There is, of course, an old saying: those who do not know their history will be doomed to repeat it; however, this is not necessarily true. Instead, assuming that we learn real history to begin with, those who do not dream of a different way to live in the future based upon what they have learned are doomed to repeat even greater mistakes than the past. Yet, before we specifically discuss the nuclear bombings of Japan, we should not forget to mention the massive conventional attacks that occurred shortly beforehand, which are to say—the firebombings of Tokyo. This city in particular was decimated by an exceptional amount of machinery: over 129 B-29s were utilized in the first raid, and a second raid utilized 334 bombers. All together, close to 500 sorties were flown in order to decimate the capitol: 80,000 Japanese civilians were killed during these attacks alone. But although the damage from these bombs was nearly as large as that of Hiroshima and Nagasaki, the amounts of aircraft and time required to kill such civilians were significantly greater.
To be precise, only three planes were needed in order to destroy Hiroshima, and one of the three planes was merely there for photographic purposes. With the advent of the nuclear age, a single B-29 became hundreds of times more powerful than it had been before. Some accounts by the Japanese during the initial nuclear attack seem to have viewed the bombers as being nothing more than scouts, or lost aircraft—yet, they produced more damage at once than any ordinary person of the time could have imagined: this was a quantum leap in technology.
The atomic weapons shocked the entire world with their force, which was, perhaps, a non-direct objective of their use—we may have wished to have sent the Russians a message more than anything else (if not to anyone else who may have become our enemy), which makes a very limited amount of additional sense, as we could have simply invited many foreign military commanders to Nevada years later, whereby we could have tested the weapons in front of them peacefully.
However, if one argues that testing such nuclear weapons on civilians was truly necessary in order for us to have deterred our enemies, we should surely feel safe by now, as it is indisputable that the United States’ greatest nuclear weaponry would not be developed until a few years after WWII.
In reality, the first atomic bombs were very weak in comparison to the bombs that were produced within the next twenty years. The initial nuclear weapons of the world were fission devices.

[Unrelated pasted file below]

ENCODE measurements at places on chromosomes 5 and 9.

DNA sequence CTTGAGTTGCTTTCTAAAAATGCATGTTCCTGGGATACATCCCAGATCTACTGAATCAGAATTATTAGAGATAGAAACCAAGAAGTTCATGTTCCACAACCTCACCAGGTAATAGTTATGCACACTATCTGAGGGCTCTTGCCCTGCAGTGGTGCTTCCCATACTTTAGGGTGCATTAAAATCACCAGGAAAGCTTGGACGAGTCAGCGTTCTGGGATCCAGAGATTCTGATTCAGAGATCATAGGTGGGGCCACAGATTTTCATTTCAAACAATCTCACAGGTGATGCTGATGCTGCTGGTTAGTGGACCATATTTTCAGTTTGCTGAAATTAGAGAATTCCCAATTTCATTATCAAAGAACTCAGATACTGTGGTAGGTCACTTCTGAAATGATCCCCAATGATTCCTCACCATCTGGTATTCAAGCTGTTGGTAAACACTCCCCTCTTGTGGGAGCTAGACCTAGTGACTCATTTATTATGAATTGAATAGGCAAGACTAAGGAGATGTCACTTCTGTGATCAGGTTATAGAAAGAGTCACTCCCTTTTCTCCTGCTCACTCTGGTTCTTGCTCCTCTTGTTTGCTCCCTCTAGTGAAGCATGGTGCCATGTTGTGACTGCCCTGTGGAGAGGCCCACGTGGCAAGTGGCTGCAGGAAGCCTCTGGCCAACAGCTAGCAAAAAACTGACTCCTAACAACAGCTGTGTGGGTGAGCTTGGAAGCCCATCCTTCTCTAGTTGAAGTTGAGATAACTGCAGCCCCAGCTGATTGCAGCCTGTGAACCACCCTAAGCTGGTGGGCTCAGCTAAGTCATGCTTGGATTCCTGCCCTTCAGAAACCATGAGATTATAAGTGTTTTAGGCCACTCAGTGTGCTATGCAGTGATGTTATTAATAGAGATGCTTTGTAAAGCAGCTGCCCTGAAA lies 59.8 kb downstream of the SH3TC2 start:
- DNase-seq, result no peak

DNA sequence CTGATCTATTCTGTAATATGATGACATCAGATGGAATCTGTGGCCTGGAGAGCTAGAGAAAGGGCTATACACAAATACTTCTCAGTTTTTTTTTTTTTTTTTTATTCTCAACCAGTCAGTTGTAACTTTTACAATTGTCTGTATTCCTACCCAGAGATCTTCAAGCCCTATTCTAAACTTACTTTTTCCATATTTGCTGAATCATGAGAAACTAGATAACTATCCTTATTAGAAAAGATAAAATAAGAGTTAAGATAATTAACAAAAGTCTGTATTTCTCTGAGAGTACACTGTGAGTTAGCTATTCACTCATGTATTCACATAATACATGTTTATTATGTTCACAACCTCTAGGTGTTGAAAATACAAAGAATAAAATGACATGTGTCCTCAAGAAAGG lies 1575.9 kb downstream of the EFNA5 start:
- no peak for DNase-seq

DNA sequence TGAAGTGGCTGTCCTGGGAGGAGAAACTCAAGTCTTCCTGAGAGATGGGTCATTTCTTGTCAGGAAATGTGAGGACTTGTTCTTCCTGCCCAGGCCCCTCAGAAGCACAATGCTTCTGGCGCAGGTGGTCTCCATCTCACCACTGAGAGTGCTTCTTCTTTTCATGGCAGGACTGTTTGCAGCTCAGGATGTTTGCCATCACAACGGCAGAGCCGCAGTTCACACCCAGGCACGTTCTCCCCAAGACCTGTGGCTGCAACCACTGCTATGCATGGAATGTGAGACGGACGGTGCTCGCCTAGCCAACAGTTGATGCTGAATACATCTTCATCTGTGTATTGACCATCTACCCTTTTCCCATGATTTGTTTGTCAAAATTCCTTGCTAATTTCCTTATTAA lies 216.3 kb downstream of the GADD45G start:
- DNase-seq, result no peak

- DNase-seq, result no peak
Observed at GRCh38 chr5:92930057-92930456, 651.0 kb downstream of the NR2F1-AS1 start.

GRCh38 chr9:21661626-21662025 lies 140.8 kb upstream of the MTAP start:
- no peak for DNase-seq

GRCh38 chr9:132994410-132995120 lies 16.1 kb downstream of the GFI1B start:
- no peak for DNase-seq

The bomb that was dropped on Hiroshima only contained the destructive energy of 13,000 tons of TNT: this may seem as if it is an enormous amount of explosive power, but it is not.
The first thermonuclear explosion was created by the United States near the end of 1952—less than a decade after the first atomic weapons were used in Japan: the newer device was named Ivy Mike, and it was detonated on a small island by the name of Enewetak in the Marshall Islands; this piece of machinery contained the explosive power of 10.4 million tons of TNT. Thus, the tested device was over 400 times more powerful than that which was dropped on the Japanese.
Later fusion weapons would become even more destructive.
In 1954, the United States experimented with the first deliverable fusion weapon; it exploded with the force of fifteen million tons of TNT, which was 50% more powerful than Ivy Mike (for those that are too lazy to put two and two together, this means that this useable bomb was 600 times as powerful as that which was dropped on Nagasaki). The radiation from the test of the later device was beyond atrocious: over 7,000 square miles of the Earth were covered by nuclear fallout.
The Soviet Union, however, would set off the largest thermonuclear weapon by far when they detonated the Tsar Bomba: even this was only half the size of what they could have created in 1961. To put things simply, remember—the bomb of Hiroshima was only equal to 13,000 tons of TNT—the Tsar Bomba, on the other hand, was theoretically capable of being equal to 100,000,000 tons of TNT; in other words, this bomb could have been over 7,500 times as powerful as those which were dropped on Japan. The scaled-down version to be tested, however, was only half its potential size.
Nevertheless, a fifty megaton nuclear device is incredibly powerful. The tested weapon was capable of causing third-degree burns up to sixty miles away from the detonation site. This type of power is completely impractical in most respects, but then again, some seem to think that it is best to create the largest weapons possible, merely for the sake of making dreams, or nightmares, a reality. After all, the United States are not much more reasonable than the Soviet Union was, although our weapons are somewhat smaller. Our people do not like to make very large things so much as we love very plentiful, precise, and still somewhat large things.
How many weapons do we need?
Well, let us slow down even more and take things from the start.
Let’s really be precise about the military—since we have time: this isn’t a newscast, after all.